Now, Hamburg researchers have reported in Nature Nanotechnology how they created molecular magnets in a skyrmionic lattice without the need of an external magnetic field. These skyrmions, they say, also survive at room temperature. To form the skyrmion lattice, they used a single atomic layer of iron deposited on an iridium substrate. This layer has some interesting magnetic properties resembling antiferromagnetism. Looking at a small area of an antiferromagnetic lattice, you can observe two spins pointing up and two spins pointing down, and no net magnetic moment, explains Jens Brede, a physicist at the University of Hamburg and co-author of the paper.

“It is more complicated in a skyrmion lattice because the spins rotate, but roughly in a one-by-one-nanometer area you have as many spins pointing in one direction as the other, and therefore you have no net magnetic moment, and it does not react to an external magnetic field,” says Brede.

Now the researchers have found a way to create small magnetic islands on the skyrmion lattice by depositing single hydrocarbon molecules comprising six benzene rings atop the iron. “These molecules form a new way for the iron atoms directly below them to couple, and locally destroy the skyrmion, resulting in a tiny magnet in the skyrmion lattice,” says Brede.

These magnets, formally known as organic-ferromagnetic units, can have their magnetization switched up or down by an external magnetic field. “You can store information in them, but what is more interesting is that when you switch one of these little magnets, the skyrmion around it reacts,” says Brede. This has an interesting consequence: if you switch the magnetic field in one tiny magnet, the magnetization of another magnet at a distance of several nanometers will flip as well.

The skyrmion lattice is comparable to a compass array: a board carrying many magnetic needles that interact with each other like spins do. If you turn one needle, the other needles react by rotating to reestablish a lower energy level of the array. “This way you can transfer information from one magnetic molecule, through the skyrmion lattice, to the next one,” says Brede. “We saw this process of transferring information in this way for a distance of more than 10 nanometers; for magnetic interactions, this is a very long distance,” says Brede.

These magnetic interactions open the door for using the organic-ferromagnetic units in logic devices and information processing, says Brede. It is unlikely that these magnetic molecules could become qubits in quantum computers, but skyrmion lattices could still play a role in quantum computing.

“The system that we have now is absolutely flat. But we have a third dimension available. So we can imagine that instead of the particular molecule that we use, we use another molecule that contains a qubit. Then you have the skyrmion lattice to couple this qubit to another qubit in some part far away. You can imagine using that for parallel processing in quantum computing.” says Brede.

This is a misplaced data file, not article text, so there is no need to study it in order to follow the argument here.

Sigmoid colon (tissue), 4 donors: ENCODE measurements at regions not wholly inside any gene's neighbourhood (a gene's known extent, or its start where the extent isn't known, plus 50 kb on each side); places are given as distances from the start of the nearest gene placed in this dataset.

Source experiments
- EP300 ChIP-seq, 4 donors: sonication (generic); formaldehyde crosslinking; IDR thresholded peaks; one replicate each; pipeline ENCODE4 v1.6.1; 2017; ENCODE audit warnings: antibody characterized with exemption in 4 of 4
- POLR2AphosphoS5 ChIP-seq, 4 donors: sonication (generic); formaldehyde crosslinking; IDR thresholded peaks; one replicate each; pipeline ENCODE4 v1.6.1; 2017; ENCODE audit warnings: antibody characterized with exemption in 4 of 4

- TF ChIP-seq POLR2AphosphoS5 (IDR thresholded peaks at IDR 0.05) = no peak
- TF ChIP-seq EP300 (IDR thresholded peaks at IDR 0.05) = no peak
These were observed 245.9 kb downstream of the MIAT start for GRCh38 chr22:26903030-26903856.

Long Live the Copper Qubit!

If a practical quantum computer is going to become an everyday thing, qubits have to remain in two states at one time for much longer than they do now. One of the possible candidates for a longer lasting qubit is a copper ion embedded in a large molecule.

A quick primer on qubits is in order. Certain ions have unpaired electrons whose spins can assume either of two spin states, up or down—or in computer speak, 0 or 1. But when struck with a microwave pulse, the unpaired electron can be coerced into assuming both the 0 and 1 state simultaneously. The two states are said to be in superposition. All the qubits created up to now stay in a superposition state for very short periods because the spin states of neighboring atoms quickly destroy the coherent state, making the life of the qubit too short for it to perform the desired number of quantum computations. But researchers have been looking high and low for suitable qubits and for ways to lengthen the periods over which they remain in superposition.

Now, a group at the University of Stuttgart reports, in the 20 October issue of Nature Communications, that it has developed a way to protect the spin of a copper ion by placing it inside a molecule that has relatively few spin-carrying atoms and keeping it far away from hydrogen atoms that carry spins. The copper ion is moved into a neighborhood where it’s surrounded by sulfur and carbon atoms that have no spin, and by nitrogen atoms that have a small magnetic moment. The team reports a coherence time of 68 microseconds at a temperature of 7 K—an order of magnitude better than what can be achieved with similar qubits now. The molecule can still function as a qubit at room temperature, although the coherence time is 1 microsecond. Qubits in nitrogen vacancies in diamonds have scored much longer coherence times, but “you cannot make a quantum computer with a single qubit,” says Joris van Slageren, the chemical physicist at the University of Stuttgart who led the research.

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IEEE Spectrum’s nanotechnology blog, featuring news and analysis about the development, applications, and future of science and technology at the nanoscale.

Dexter Johnson
Madrid, Spain
Rachel Courtland
Associate Editor, IEEE Spectrum
New York, NY